Bitcoin capitalization in November reaches 18K $

Bitcoin Capitalization - Crixto

Bitcoin’s market capitalization reached a high of $18,062 at 3:01 UTC, a price point not seen since December 16, 2017.

After peaking at almost $18,500, prices dropped back below $18,000 for about two hours before crossing the level again.

In the last 24 hours, Bitcoin has ranged from $16,560 to $18,464.

Bitcoin’s capitalization (BTC, +8.15%) has risen 146% so far this year and gained almost 70% so far this quarter, according to data from CoinDesk 20.

“Some recent events have certainly had an impact,” said Antoni Trenchev, co-founder and managing partner of the lender Nexo.

“Institutional investment by companies such as MicroStrategy and Square, PayPal which has been actively engaged in cryptography and the reduction by half of the bit currency in May” were the likely causes of the continued increase in bit currency.

Bitcoin Capitalization - 2

Influence of the Pandemic

Others see global events like COVID-19 and negative interest rates in traditional markets, like Germany, as outliers for this year’s meteoric Bitcoin capitalization.

“Interest rates are the most important factor in people’s decisions about where to put their money,”; said Ki Young Ju, CEO of the analytical firm CryptoQuant. “I am confident that negative interest rates will drive adoption at Crypto, either by purchasing crypto/index funds directly or by using betting services”.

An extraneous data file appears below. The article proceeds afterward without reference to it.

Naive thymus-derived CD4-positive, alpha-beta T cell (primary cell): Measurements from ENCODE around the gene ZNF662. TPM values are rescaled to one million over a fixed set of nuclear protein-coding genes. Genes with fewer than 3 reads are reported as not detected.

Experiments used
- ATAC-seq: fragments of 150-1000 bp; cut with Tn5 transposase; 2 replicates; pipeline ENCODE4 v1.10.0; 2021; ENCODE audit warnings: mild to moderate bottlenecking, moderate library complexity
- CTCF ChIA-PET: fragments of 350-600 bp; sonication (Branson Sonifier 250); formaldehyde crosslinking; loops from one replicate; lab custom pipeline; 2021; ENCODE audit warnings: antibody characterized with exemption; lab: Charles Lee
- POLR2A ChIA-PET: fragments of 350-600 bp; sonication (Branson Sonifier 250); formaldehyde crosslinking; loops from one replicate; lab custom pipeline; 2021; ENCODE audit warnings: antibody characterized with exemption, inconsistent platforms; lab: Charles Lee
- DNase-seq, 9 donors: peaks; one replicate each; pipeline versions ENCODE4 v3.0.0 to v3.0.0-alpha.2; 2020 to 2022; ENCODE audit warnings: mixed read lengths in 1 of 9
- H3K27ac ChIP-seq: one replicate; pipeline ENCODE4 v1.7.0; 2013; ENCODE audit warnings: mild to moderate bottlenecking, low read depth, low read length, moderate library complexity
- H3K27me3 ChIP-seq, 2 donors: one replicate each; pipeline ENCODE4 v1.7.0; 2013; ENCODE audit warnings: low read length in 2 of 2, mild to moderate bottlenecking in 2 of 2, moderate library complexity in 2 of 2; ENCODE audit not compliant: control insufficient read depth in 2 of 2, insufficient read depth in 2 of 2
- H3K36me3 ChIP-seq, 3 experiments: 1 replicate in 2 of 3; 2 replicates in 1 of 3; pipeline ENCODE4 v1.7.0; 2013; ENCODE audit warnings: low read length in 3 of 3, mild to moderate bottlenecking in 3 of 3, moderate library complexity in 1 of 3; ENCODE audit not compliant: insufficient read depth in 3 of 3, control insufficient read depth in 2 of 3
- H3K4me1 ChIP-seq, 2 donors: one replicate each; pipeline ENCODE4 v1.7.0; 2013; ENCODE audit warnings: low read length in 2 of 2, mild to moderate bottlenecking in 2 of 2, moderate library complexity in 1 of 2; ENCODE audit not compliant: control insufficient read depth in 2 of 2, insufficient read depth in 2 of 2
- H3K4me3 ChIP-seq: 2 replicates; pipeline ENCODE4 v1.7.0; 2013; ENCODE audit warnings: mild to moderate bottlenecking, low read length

While Bitcoin’s capitalization is rapidly approaching its historic high of $19,666 on December 17, 2017, the ether also reached new heights in 2020, rising above $488 to $489 at press time.

Another factor could be attributed to the central banks’ easy money policies and the increase in government spending in some of the world’s largest economies, including Europe and the United States, in recent months.

“I think it basically boils down to monetary and fiscal policy,” said Kyle Davies, co-founder of Three Arrows Capital.  “Central banks can lower rates until they become slightly negative, and then they have to print money”.

At that point, Davies argues, central banks’ reliance on freshly printed money will make “BTC attractive.